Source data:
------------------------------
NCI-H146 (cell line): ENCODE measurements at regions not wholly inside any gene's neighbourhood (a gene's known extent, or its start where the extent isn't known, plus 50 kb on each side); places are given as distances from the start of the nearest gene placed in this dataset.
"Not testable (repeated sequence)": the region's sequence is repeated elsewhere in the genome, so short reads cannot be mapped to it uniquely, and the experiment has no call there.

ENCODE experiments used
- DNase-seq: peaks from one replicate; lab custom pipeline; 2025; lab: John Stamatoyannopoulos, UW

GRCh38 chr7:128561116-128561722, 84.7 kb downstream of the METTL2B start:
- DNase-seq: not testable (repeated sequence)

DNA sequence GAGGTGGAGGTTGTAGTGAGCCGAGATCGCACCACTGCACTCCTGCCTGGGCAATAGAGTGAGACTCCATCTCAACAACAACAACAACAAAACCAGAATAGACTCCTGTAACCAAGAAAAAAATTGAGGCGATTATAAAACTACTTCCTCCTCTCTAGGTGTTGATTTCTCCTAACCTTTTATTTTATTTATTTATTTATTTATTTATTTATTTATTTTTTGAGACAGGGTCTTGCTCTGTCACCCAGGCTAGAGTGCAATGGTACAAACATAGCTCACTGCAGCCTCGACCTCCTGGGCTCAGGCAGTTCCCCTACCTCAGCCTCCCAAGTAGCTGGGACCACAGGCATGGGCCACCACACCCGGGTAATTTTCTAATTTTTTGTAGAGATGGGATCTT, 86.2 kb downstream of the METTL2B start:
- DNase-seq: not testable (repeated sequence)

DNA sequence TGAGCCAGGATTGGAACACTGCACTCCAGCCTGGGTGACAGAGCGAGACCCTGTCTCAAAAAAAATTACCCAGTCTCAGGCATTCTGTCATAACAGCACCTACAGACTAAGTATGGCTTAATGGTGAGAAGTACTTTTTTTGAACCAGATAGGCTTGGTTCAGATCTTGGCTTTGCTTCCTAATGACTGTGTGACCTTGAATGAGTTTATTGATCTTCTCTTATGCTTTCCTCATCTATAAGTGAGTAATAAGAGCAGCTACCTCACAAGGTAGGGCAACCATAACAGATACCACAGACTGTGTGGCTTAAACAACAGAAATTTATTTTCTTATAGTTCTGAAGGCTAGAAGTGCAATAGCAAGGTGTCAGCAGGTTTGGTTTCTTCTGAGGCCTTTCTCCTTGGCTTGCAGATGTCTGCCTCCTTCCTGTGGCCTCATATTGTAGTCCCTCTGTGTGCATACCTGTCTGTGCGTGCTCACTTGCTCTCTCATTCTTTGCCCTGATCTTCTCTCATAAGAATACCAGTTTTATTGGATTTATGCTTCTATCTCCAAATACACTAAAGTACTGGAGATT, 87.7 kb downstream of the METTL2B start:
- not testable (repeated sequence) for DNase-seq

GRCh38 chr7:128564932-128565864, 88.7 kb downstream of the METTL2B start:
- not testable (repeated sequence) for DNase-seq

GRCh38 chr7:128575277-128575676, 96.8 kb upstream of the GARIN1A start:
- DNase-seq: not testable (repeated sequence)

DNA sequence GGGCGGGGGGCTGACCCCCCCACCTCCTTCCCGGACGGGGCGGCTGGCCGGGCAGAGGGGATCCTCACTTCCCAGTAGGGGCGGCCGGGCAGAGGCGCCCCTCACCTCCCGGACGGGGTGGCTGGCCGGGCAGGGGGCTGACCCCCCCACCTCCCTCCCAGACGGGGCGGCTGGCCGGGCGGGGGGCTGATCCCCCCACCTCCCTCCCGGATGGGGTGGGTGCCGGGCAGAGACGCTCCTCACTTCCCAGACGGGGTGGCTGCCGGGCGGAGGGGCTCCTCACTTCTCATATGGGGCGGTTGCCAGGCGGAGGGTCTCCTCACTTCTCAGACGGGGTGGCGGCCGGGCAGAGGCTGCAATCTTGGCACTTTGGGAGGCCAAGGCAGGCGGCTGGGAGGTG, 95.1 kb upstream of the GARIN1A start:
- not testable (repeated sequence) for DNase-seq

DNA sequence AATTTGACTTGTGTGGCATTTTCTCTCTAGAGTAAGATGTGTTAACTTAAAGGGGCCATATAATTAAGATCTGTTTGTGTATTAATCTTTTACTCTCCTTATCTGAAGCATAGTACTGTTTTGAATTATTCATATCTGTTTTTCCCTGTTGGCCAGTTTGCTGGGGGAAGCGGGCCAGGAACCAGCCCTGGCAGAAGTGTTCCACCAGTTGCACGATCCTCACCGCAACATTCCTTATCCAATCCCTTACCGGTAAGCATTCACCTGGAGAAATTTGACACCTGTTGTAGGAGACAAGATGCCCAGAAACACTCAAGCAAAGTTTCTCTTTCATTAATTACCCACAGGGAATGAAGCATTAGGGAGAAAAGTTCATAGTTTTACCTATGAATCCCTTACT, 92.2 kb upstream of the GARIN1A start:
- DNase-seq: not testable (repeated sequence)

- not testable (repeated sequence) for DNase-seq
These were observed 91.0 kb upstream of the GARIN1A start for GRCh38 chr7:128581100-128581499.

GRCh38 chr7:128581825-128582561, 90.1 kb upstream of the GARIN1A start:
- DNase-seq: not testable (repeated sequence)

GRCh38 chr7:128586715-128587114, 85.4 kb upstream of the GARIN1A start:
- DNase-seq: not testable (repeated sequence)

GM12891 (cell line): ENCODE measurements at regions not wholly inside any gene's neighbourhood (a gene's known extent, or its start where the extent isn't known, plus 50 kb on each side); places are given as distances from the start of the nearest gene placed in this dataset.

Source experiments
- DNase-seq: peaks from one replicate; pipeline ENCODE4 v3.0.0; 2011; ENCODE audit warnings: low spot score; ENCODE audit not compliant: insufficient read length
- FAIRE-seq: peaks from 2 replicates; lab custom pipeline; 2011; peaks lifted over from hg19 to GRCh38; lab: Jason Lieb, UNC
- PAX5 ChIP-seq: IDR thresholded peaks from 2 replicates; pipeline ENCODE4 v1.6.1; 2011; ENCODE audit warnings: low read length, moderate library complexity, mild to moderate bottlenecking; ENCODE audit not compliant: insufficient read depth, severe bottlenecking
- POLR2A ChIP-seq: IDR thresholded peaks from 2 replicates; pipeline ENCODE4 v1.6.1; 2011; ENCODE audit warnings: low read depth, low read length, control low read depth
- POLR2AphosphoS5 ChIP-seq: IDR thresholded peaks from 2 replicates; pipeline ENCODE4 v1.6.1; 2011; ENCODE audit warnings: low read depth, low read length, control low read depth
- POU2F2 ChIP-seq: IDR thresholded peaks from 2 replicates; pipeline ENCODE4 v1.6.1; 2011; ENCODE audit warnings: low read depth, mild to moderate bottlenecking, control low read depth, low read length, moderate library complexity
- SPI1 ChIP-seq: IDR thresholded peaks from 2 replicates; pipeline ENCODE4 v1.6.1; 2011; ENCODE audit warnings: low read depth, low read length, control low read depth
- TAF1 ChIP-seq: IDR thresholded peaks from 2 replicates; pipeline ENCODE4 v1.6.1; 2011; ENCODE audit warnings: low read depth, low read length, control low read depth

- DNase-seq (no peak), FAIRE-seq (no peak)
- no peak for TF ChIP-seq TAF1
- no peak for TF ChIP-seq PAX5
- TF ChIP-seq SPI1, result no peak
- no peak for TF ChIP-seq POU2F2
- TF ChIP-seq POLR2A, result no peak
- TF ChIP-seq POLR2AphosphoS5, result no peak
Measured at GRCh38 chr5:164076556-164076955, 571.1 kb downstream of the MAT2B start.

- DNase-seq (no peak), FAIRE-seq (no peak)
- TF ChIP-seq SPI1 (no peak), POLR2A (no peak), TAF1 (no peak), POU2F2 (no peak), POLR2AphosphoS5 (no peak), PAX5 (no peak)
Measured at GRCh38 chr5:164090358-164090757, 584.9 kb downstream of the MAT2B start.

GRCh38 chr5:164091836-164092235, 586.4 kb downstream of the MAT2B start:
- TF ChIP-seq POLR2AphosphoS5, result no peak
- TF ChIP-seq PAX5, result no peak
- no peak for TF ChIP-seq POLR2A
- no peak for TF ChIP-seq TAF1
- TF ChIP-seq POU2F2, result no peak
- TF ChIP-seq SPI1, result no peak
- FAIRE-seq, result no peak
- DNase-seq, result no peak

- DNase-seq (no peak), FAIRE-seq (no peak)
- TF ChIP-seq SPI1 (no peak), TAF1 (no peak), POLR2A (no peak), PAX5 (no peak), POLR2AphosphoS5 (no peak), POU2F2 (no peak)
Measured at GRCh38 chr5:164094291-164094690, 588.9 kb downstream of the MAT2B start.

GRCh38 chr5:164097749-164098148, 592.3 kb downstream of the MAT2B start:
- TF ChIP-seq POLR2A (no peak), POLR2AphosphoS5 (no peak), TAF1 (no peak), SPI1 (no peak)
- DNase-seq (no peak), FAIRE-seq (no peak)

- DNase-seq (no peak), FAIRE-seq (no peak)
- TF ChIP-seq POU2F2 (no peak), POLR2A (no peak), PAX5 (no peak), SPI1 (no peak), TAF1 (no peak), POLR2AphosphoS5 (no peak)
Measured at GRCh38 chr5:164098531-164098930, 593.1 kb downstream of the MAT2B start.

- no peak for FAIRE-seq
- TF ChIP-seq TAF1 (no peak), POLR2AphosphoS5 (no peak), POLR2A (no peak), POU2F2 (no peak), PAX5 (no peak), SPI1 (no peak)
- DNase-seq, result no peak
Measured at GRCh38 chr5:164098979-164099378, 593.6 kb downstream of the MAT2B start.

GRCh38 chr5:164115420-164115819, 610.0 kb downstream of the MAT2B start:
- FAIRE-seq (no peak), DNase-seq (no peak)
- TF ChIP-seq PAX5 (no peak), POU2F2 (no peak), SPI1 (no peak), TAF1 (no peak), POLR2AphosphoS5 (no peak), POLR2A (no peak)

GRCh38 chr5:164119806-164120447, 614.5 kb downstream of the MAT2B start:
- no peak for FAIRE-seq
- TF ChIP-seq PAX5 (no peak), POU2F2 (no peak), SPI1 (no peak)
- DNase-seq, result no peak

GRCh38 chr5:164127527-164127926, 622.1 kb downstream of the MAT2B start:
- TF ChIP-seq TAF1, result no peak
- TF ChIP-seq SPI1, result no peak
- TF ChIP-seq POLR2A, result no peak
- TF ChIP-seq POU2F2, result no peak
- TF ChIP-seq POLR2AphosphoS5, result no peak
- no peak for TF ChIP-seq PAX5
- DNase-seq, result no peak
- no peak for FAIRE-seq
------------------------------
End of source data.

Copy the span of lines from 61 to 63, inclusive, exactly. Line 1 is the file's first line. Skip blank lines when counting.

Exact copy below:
- DNase-seq (no peak), FAIRE-seq (no peak)
- TF ChIP-seq POU2F2 (no peak), POLR2A (no peak), PAX5 (no peak), SPI1 (no peak), TAF1 (no peak), POLR2AphosphoS5 (no peak)
Measured at GRCh38 chr5:164098531-164098930, 593.1 kb downstream of the MAT2B start.